The Sabbath factor

The Sabbath factor

A priest on his day-off was heading out of the parish office when a lady knocked to request for his advice.  The priest politely explained that it was his day-off.  The lady countered: “But the devil does not take a day-off?” The priest answered back: “If I don’t take a day-off, there would be another devil here.”  The reason for days-off,  annual retreats, study days and other vacations for priests is to avoid the emergence of other devils in our parishes.


Unlike at St Anthony’s, some parishes have the residence of priests away from the church.  The physical distance provides priests with the needed break from church work.  It is healthy for the body and the soul to know and experience the difference between a workplace and a home. The benefit of this difference is like the renewed strength from a night’s sleep after a long working day.  Given that our priests here reside in the same location as the church, the element of privacy of their quarters is important.


A decade, I did a four-month sabbatical leave and enrolled in the three-month Institute for Continuing Theological Education of the North American College in Rome.  This was a kind of response to the invitation of Jesus for his disciples to “come away to a deserted place all by themselves and rest a while.”  It is a recognition of the need to rest and renew, even for the priests and religious.   In the diocese, it is mandated that a yearlong-sabbatical be granted to priests every ten years. The word sabbatical comes from Sabbath, which is the first day of the week, which has to be kept holy by observing rest.   The theme of Sabbath reminds us of the importance of restoring in our busy lives the sacred rhythm of rest.  Helping one another think of the concept of Sabbath rest and our common need for renewal is a challenge worthy of our best efforts.  As we observe the Sabbath, which is Sunday for us, we remind ourselves of who we really are, of our purpose in life and our origin and ultimate destiny.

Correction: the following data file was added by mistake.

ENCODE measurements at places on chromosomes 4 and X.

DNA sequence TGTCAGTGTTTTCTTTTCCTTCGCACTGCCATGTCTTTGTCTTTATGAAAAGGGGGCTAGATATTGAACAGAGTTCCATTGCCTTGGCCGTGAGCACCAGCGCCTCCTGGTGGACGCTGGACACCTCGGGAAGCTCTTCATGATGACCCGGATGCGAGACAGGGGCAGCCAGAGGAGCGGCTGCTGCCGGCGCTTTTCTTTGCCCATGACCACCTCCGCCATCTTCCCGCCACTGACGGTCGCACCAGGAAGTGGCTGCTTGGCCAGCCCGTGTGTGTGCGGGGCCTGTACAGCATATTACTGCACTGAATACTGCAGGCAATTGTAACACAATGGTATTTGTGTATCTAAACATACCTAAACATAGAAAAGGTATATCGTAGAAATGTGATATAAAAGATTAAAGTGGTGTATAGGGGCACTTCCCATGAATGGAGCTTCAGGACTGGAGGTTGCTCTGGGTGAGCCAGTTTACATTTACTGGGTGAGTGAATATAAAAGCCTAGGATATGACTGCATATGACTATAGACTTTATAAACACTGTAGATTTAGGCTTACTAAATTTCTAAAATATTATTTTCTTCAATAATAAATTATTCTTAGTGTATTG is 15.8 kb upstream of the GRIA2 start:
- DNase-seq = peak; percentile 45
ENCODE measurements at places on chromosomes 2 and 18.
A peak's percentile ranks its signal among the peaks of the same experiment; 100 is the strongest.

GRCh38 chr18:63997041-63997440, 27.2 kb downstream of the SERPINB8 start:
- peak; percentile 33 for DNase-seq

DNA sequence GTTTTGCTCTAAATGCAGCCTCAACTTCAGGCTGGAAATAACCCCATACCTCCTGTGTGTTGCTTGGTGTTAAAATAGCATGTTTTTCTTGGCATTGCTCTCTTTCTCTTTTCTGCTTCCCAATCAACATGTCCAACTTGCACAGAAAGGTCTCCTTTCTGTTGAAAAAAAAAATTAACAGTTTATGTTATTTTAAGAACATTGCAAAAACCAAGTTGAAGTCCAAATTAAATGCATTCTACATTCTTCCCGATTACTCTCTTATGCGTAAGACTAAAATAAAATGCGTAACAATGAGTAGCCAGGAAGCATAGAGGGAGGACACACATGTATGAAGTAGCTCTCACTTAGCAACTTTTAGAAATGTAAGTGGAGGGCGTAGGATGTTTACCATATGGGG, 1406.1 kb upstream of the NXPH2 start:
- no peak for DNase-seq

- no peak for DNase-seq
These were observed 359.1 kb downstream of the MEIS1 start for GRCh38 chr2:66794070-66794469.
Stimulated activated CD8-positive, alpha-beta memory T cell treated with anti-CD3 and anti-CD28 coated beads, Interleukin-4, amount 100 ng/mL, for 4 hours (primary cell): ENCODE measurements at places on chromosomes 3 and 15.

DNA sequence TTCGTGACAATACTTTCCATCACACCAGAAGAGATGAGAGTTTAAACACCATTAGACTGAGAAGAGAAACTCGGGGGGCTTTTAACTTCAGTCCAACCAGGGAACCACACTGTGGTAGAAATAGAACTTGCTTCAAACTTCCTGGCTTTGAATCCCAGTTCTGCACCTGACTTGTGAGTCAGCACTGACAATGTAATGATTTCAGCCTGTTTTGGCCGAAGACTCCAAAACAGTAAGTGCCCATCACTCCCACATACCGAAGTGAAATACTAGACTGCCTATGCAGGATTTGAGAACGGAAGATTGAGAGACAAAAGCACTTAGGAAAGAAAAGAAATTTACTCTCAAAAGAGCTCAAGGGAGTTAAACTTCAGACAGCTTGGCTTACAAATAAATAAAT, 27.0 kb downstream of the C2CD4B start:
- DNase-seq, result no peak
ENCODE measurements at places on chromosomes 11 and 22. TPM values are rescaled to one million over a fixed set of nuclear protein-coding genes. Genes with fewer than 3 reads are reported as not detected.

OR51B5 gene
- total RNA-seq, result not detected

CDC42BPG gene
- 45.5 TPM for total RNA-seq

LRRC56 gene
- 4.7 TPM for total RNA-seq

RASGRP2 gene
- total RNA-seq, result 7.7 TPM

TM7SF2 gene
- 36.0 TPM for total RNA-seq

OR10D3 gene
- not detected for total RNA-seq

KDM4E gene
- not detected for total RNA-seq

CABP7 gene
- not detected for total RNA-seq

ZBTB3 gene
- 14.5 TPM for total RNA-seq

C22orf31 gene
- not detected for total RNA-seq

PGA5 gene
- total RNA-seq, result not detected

In his book Sabbath: Restoring the Sacred Rhythm of Rest, Wayne Muller writes, “The Sabbath rocks us and holds us until we remember who we are.”  In our culture where time has become a commodity and remembering who we are is sometimes a challenge, keeping the Sabbath may be more important than ever.  I have read of one Christian congregation which chose to celebrate a “Year of the Sabbath”, which became a congregational opportunity to change the rhythms of parish life, to slow down and to invite intentional renewal and reflection.  Hopefully, this pandemic has provided us a “forced sabbatical”, which provides us a time for rest, restoration and renewal.


As we approach the end of summer, we have to heed the invitation of Jesus to “come away to a deserted place all by themselves and rest a while.”   In the mind of Jesus, to rest is essential.  To renew our apostolic zeal requires that we go away to some deserted place by ourselves and rest a while.